Rotary International Kalyan Banerjee's April 2012 Message
RI president's monthly message - April 2012
My dear brothers and sisters in Rotary,
In the April issue of The Rotarian, you will read about what Rotary is doing to combat one of the most pressing humanitarian crises facing us today: hunger. It is, I think, common knowledge that when we talk about food shortages, the problems we face are nearly always local. There is more than enough food produced in our world to feed everyone in it. The problem is getting the food where it is needed, and helping people in the poorest regions achieve food security.
In so many parts of the world, subsistence farming practices are the only way food can be acquired, and a few months of poor weather, or even a single storm, can mean catastrophe. It is unfortunately also the case that the parts of the world where food supplies are the most vulnerable are often those that receive the least attention when disaster does strike.
But this is one of the greatest advantages of Rotary: our local presence in so many parts of the world, and our ability to see, and react to, crises when they occur. More important than this, however, is our commitment to a long-term approach to addressing the root causes of hunger.
There is a great deal that all of us in Rotary can do about global hunger, but as always, we rely on the work of local Rotarians to bring help to where it is needed the most. And there is little question that when we look at the world today in terms of poverty and hunger and extreme material want, the place we need to be looking first is Africa – which is why Africa is also where we should be looking to expand.
Rotary's Reach Out to Africa initiative seeks to increase Rotary club membership in Africa, mobilize African Rotarians to address local needs, and raise awareness of African issues among Rotarians in more developed regions. It is just one way to connect the people who need help with the people who want to give it but may not know where to begin.
There is no question that the obstacles to global food security are significant. But they are not insurmountable, and the Rotary model is perhaps one of the most promising paths forward for development – if we continue our work to build Rotary into an ever more effective agent of global change.
Keeping our promise for a polio-free world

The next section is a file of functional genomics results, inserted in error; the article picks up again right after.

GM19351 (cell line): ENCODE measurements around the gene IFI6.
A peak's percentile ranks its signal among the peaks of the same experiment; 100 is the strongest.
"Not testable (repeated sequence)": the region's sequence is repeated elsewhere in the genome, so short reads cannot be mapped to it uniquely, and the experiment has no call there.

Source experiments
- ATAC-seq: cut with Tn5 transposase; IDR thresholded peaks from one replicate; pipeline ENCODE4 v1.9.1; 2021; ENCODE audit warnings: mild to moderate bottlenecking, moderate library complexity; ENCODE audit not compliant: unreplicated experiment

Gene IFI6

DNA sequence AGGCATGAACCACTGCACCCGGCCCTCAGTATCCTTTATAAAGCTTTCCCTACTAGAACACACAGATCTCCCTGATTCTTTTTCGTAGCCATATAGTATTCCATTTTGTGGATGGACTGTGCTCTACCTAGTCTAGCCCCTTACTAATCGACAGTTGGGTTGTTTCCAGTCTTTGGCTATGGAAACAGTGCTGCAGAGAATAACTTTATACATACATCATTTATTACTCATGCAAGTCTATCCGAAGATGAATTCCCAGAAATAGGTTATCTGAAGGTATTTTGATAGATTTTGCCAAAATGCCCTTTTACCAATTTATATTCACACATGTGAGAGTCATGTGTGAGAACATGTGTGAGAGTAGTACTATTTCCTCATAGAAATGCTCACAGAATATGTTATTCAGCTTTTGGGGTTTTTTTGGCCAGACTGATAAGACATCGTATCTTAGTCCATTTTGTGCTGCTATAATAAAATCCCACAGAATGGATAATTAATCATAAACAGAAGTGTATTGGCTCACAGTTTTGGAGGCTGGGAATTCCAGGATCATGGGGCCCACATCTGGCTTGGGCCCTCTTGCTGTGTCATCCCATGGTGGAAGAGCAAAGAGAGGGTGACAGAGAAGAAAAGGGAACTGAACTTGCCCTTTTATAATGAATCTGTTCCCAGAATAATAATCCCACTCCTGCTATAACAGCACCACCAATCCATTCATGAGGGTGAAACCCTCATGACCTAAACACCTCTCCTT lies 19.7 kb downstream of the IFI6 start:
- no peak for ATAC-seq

Trustee chair's monthly message - April 2012
As I write this, we are still reflecting on the achievement of a full year in India without a case of polio. As recently as 2009, India had more cases than any other country, so this represents a tremendous effort by Rotarians and our partners, the World Health Organization, UNICEF, and the U.S. Centers for Disease Control and Prevention, as well as the government of India and the Bill & Melinda Gates Foundation. It shows what can be done when people of goodwill work together toward a goal. As Rotarians, we should feel proud of our fellow Rotarians and the whole family of Rotary in India.
This is not the time to relax, however. India is close to two countries where polio still exists, and China had an outbreak in 2011 because of an importation. India has shown that winning the battle is possible, but some hard work remains to be done.
One of the "unsung" aspects of our effort has been advocacy. The governments of the world have contributed billions of dollars for polio eradication, and much of it has come because of the advocacy of Rotarians. This work is quietly performed in the background, but the results have been significant.
The Gates Foundation gave us another US$50 million gift in January to help us remain an effective member of the partnership. We have several years to go before the world can be certified polio-free. Please do not stop giving because we have achieved the target of Rotary's Challenge, for every dollar you give for the eradication of polio will be used exactly for that.
We made a promise to
the children of the world that they would live in a world free of
polio. As Rotarians, we keep our promises!
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Rotary eClub NY1 * Updated 2012